FIGURE 5 is illustrative associated with this antenna. 42 through. 45 correspond with radiating elements 12 through 15 of FIGURE l.. When these elements are energized in the manner indicated by the inner arrows I, the current vectors I indicated by dotted lines will be established at radially outer locations on the radiating elements. Since each radiating element is typically many wave lengths long and radiation originates in a mean circumferential region equaling two wave lengths, the direction of the arrows representing current in the radiating region is approximately as shown. Electric field vectors E are produced in a circumferential zone with orientation similar to that shown in this figure, lying substantially at right angles to the current vectors I. Also, since the mean diameter of the radiating circumferential zone varies with frequency, a broad range of operation is achieved by the use of an antenna of suitable diameter. Because of the orientation and distribution of the eld vectors, a null is produced in a direction normal to the plane of the spiral, with energy being radiated toward all sides.

FIGURE 6 is illustrative of the type of radiation pattern produced by an antenna as described. Elliptically polarized energy is radiated or received in all directions on the side of the ground plane upon which the antenna is mounted. FIGURE 7, which is a typical section taken through the radiation pattern of FIGURE 6, reveals the polarization of two components of the radiated electric field at any one instant. More particularly, due to the current distribution at the antenna in the horizontal plane as shown in FIGURE 5, horizontally polarized components of the radiating electric field are achieved in space. Two of these components are shown in FIGURE 7 by the vectors E, where the vector in the left lobe is entering the plane of the page, whereas the other vector is coming out of the page in the right lobe, this corresponding with the phasing of diametrically opposite current vectors at the antenna.

Due to the radial electric field distribution at the antenna as `shown in FIGURE 5, electric field radiation po, larized in the G-direction is also achieved. In FIGURE 7, two 0 components of the electric field are shown by vectors E, which point downwardly at a slant angle corresponding to the 0-direction, this also corresponding with the electric field vectors pointing outwardly in FIGURE 5. This polarization bears a resemblance to that obtained from radiation by an annular slot antenna in a finite ground plane where the electric field at the antenna is also radial. As a result of the radial electric field at the antenna, the polarization of the radiated field from the annular slot antenna is also in the 0-direction.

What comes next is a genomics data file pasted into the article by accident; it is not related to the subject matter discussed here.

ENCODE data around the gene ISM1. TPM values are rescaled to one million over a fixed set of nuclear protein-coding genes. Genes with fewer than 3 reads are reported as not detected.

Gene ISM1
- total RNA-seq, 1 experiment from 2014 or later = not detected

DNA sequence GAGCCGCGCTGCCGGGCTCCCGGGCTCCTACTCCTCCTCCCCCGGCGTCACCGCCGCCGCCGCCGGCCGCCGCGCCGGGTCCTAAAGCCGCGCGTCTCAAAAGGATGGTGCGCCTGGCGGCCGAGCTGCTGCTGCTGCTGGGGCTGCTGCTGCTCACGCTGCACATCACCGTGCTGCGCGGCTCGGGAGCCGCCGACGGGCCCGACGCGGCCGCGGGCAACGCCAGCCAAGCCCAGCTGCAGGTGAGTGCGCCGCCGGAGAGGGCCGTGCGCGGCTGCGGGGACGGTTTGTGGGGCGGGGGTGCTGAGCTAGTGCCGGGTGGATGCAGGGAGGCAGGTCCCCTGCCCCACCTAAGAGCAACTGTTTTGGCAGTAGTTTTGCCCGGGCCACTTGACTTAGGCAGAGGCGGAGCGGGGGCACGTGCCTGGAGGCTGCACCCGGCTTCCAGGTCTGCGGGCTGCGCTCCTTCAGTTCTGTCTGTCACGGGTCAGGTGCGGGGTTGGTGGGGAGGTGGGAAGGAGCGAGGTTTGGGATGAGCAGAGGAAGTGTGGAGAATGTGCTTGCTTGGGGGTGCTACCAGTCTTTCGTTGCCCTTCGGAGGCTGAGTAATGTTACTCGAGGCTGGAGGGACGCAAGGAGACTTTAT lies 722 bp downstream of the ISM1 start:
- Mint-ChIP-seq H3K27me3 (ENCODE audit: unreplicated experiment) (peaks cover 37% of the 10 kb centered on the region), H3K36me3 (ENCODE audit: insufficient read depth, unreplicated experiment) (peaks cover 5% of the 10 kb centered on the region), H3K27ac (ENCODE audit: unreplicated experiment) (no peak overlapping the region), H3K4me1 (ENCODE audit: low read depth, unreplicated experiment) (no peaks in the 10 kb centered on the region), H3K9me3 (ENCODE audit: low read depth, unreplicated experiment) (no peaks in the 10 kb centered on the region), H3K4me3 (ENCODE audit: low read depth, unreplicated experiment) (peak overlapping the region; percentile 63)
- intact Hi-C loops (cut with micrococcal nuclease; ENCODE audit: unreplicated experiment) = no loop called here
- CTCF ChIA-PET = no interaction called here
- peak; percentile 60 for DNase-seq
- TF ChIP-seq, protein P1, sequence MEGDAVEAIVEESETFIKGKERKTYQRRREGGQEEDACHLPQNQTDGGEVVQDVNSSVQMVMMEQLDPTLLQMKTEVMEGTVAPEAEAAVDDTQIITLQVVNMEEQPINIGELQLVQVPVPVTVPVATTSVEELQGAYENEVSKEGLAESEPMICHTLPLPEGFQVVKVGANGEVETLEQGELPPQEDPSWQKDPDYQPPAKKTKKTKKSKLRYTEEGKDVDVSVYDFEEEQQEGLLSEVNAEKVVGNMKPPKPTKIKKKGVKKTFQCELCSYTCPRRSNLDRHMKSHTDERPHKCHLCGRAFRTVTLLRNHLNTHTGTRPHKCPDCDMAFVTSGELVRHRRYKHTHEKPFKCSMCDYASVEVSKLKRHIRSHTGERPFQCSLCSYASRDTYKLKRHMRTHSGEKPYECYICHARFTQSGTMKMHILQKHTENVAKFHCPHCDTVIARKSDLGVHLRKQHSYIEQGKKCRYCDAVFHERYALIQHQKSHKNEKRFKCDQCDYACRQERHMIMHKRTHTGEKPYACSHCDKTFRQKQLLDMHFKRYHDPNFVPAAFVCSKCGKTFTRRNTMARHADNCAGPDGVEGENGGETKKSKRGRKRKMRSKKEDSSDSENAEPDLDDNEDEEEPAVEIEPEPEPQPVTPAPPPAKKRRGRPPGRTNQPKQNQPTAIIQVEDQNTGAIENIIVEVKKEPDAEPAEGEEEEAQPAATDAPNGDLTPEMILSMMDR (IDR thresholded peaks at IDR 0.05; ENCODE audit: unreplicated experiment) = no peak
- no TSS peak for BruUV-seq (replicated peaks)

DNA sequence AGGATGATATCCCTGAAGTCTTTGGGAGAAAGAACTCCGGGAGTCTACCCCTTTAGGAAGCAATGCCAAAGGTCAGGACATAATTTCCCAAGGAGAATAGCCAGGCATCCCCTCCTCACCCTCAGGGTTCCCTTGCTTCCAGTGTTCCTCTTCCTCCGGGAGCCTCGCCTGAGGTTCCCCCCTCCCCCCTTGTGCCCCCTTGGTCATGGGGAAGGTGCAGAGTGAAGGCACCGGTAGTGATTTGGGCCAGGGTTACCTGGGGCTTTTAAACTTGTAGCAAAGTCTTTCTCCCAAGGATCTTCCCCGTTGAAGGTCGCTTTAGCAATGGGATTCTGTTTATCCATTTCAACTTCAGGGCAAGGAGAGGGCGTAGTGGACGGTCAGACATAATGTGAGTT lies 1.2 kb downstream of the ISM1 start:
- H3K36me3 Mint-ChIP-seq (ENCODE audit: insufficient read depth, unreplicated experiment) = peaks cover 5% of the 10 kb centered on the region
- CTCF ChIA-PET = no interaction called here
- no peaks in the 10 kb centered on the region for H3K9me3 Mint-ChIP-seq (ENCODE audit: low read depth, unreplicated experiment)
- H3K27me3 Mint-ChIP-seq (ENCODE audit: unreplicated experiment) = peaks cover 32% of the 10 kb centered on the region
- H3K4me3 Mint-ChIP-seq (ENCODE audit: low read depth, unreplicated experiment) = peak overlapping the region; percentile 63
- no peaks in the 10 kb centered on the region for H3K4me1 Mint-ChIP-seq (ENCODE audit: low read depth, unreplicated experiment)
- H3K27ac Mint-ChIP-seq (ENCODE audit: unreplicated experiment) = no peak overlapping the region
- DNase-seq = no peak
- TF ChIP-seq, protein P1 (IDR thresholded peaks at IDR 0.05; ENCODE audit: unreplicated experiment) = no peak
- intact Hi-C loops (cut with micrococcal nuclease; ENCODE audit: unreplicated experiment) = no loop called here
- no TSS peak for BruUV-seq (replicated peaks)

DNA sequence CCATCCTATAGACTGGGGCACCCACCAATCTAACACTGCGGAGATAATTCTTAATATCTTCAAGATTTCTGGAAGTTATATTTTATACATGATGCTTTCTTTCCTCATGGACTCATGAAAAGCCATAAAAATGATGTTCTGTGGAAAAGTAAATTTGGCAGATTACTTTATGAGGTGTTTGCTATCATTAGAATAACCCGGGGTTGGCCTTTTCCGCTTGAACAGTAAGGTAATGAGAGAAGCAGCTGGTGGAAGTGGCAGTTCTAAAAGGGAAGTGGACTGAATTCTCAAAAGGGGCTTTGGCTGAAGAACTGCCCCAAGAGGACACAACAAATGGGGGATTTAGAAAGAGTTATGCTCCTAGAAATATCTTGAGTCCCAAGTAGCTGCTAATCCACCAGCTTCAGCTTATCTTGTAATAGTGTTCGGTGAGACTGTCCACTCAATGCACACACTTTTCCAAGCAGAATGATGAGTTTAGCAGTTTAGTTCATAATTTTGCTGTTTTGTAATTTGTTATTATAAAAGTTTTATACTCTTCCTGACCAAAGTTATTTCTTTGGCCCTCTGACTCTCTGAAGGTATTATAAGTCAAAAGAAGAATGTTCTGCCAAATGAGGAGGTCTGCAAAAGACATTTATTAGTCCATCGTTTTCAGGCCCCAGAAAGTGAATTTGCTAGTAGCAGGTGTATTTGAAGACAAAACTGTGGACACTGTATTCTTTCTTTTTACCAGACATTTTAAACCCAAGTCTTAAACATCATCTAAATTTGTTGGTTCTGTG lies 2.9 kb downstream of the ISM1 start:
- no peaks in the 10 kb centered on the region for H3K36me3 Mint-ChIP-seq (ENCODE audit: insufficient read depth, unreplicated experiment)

A spiral type antenna as described herein differs from of the theory of operation The four radiating elements the annular slot, loop, and other resonant antennas wherein standing waves exist, for the spiral type antenna contains traveling waves along the radiating elements. Because of the configuration of the antenna, and more speciiically the four conductors, spacing between conductors, many turns, and polarities of the feed terminals, the current and electric field distributions shown in FIGURE are achieved in a region corresponding to a mean circumference of two wave lengths, this accounting for the orientations of the current and electric field vectors illustrated in the latter figure. Since traveling waves exist in the antenna, nearly equal radiation is achieved along circles parallel to the face of the spiral with centers along the perpendicular axis of the spiral. Elliptical polarization is obtained because the Eg, and E, components are about 90 out of time phase.

Referring to FIGURE 8, another embodiment according to this invention is shown, with the radiating elements through 55 corresponding to elements 12 through 15 and 42 through 45 of earlier figures, and preferably being 8 form 'an figuration, `with each element being bent approximately 90 D ata number of locations in the process of winding across the face of the antenna. Feed points 52 and 54 of elements 52 and 54 are connected to the outer conductor of a coaxial line, and feed point 53 is connected to the center conductor. Although a balun is not used in the illustrated embodiment, a shallow cavity (not shown) is mounted on the underside of the antenna in a manner similar to that shown in FlGURE 2. The cavity is square to conform to the square configuration of the radiator, but it `can be circular if desired. A feed arrangement can consist olf a single coaxial line passed through the bottom center of the cavity and electrically connected to the radiating elements in the aforementioned manner.

A study of feed points shows that current distribution at the center of this antenna embodiment is similar to that shown in FiGURE 5 since, when current is lowing toward 53' in conductors 53 and 55, current will ow away from 5,2 and 54 because these points are of opposite polarity with respect to that of feed point 53. Current and electric field distributions in the circumferential radiating zones are similar to that achieved in the embodiment shown in FIGURE l, because of the similar current distribution at the center and the generally spiral type configuration of the radiator. However, due to the unbalanced feed arrangement sbown in FIGURE 8, radiation in yazimuth is notas symmetrical as that obtained from the antenna shown in FIGURE l, wherein a balun was employed. If the balanced feed arrangement be indicated, a balun may of course be employed with the antenna illustrated in FIGURE 8.